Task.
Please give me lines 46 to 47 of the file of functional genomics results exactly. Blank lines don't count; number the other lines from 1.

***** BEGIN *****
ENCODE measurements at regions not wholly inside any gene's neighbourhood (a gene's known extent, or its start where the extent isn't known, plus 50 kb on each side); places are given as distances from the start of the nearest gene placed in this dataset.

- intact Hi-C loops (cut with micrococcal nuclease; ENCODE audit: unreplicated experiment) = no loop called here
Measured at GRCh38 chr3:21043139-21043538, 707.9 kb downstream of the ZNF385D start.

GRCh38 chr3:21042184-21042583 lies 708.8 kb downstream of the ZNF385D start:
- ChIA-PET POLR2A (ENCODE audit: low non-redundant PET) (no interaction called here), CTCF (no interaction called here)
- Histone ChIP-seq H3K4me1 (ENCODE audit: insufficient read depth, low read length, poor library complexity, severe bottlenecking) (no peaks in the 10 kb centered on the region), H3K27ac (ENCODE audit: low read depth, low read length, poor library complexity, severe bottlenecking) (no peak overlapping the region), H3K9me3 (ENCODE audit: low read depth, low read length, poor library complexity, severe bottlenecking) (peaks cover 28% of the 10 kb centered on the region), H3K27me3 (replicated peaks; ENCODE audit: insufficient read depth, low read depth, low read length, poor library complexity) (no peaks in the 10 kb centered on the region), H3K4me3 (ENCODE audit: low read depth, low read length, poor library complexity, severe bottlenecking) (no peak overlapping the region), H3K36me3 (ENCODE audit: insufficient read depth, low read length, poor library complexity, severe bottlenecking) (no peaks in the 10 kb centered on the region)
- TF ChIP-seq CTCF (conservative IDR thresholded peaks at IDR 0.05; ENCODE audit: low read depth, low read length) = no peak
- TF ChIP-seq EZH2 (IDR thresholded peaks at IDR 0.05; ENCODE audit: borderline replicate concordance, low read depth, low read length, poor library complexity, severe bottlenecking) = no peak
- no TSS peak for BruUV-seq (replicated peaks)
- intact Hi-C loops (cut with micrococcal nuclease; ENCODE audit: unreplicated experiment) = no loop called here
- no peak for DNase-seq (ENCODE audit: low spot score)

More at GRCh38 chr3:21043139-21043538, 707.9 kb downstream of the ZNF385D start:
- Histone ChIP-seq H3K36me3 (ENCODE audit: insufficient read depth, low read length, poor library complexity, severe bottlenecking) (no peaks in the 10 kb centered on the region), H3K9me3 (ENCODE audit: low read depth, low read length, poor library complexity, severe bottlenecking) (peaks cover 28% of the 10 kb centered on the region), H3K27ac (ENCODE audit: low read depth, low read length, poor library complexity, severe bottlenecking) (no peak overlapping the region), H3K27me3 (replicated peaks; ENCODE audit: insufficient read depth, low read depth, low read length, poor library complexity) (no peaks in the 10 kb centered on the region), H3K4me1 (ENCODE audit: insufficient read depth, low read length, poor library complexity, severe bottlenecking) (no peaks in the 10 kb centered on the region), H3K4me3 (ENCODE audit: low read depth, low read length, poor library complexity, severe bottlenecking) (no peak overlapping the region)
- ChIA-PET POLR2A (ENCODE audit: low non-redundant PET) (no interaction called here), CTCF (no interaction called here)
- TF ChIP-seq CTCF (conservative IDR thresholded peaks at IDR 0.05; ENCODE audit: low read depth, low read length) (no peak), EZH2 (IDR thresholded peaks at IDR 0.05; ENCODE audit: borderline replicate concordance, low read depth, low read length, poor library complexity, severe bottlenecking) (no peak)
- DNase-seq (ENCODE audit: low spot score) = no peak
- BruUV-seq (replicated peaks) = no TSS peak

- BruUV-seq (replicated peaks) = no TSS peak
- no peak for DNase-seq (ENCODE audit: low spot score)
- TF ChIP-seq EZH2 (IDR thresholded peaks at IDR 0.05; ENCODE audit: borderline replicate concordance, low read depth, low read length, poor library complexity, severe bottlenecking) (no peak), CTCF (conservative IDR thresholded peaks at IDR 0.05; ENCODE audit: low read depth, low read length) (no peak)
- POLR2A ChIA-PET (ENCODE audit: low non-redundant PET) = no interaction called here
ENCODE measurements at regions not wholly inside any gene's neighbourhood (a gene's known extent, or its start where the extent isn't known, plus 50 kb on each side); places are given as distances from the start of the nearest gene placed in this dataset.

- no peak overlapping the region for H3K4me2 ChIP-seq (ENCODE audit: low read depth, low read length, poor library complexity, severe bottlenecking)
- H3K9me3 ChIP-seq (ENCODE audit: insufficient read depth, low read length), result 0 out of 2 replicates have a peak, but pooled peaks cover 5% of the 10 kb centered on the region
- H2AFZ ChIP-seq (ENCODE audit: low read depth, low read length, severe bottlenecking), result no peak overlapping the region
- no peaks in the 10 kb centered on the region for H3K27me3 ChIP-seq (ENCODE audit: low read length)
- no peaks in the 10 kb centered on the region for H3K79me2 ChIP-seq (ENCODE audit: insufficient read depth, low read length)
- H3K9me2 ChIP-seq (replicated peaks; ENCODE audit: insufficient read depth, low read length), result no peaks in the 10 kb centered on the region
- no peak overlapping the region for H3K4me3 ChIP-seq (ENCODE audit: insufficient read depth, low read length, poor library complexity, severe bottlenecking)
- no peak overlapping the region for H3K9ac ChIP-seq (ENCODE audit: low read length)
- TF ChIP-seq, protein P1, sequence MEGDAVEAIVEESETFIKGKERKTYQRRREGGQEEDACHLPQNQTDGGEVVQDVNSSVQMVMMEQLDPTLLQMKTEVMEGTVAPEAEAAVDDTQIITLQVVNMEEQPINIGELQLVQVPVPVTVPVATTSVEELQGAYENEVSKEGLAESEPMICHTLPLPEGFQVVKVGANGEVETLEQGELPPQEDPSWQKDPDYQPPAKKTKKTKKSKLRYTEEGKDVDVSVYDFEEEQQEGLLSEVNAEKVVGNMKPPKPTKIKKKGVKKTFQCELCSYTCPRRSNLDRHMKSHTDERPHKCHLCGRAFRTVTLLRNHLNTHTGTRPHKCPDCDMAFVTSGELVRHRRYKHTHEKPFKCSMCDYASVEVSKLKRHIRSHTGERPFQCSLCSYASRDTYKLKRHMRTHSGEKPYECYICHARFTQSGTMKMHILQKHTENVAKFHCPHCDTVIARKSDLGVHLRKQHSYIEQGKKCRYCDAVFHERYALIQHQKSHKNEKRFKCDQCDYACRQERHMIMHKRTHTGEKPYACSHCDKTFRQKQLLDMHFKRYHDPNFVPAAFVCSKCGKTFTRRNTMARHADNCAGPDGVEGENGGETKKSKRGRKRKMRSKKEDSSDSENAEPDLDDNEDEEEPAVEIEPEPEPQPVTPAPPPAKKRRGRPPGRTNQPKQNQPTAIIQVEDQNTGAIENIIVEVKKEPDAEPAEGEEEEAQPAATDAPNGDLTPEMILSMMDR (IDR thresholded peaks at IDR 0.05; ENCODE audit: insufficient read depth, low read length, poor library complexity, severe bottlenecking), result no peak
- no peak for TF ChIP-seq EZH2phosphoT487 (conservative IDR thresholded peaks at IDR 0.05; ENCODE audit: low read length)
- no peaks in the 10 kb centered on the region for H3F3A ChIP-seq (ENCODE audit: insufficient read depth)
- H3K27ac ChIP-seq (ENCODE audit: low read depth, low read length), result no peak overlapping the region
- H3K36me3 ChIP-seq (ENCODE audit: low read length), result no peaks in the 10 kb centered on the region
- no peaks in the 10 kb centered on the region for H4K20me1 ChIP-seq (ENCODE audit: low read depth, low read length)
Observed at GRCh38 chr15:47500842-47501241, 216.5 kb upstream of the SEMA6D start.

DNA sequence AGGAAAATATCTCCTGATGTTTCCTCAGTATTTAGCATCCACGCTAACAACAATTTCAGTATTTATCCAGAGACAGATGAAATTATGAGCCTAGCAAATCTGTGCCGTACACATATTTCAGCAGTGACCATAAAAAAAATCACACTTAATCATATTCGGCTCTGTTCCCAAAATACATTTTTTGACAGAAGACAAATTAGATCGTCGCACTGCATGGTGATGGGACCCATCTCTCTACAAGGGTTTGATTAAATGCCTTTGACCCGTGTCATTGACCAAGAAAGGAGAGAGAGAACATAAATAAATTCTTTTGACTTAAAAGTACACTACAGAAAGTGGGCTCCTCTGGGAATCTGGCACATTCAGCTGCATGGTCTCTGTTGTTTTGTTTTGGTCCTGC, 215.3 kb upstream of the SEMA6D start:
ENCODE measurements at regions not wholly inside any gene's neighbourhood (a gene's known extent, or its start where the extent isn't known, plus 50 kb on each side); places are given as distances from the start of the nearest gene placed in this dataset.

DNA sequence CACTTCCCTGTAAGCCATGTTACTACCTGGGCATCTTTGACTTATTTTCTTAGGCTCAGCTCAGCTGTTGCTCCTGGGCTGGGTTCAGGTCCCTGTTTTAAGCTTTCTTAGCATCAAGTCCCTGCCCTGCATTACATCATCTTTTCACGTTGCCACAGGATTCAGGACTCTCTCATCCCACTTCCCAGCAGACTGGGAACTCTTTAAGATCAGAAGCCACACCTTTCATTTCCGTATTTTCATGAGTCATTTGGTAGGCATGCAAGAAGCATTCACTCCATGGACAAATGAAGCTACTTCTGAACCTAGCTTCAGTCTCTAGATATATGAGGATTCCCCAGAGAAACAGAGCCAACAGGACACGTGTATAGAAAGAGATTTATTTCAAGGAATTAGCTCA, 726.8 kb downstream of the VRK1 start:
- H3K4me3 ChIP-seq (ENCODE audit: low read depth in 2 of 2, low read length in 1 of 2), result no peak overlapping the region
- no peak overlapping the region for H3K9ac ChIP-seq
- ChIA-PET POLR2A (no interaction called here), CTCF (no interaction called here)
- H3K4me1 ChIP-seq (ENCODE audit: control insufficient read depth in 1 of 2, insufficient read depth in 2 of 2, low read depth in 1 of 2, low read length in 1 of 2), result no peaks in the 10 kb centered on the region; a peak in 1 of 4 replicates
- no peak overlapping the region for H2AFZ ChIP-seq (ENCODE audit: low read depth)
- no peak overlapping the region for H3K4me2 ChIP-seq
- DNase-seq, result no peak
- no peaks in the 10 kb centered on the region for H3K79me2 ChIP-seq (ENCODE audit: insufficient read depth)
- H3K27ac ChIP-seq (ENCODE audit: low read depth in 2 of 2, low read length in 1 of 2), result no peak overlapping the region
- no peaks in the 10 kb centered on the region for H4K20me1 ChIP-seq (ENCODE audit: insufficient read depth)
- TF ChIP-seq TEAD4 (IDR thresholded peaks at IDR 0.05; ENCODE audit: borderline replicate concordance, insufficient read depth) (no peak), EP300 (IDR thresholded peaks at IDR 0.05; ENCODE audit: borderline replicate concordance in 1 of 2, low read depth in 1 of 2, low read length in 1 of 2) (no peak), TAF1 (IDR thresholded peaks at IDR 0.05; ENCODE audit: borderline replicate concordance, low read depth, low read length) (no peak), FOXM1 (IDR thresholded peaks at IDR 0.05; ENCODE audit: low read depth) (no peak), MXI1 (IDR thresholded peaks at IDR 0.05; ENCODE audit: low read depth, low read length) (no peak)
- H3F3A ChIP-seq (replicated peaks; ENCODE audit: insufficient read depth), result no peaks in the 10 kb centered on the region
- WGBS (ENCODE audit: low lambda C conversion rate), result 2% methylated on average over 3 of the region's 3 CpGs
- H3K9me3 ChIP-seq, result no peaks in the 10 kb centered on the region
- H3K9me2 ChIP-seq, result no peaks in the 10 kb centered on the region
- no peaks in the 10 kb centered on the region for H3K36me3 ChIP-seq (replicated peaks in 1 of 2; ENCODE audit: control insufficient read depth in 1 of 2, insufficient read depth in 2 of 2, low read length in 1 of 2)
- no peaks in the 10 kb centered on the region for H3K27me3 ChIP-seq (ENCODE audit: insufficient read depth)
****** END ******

- no peak overlapping the region for H3K4me2 ChIP-seq
- DNase-seq, result no peak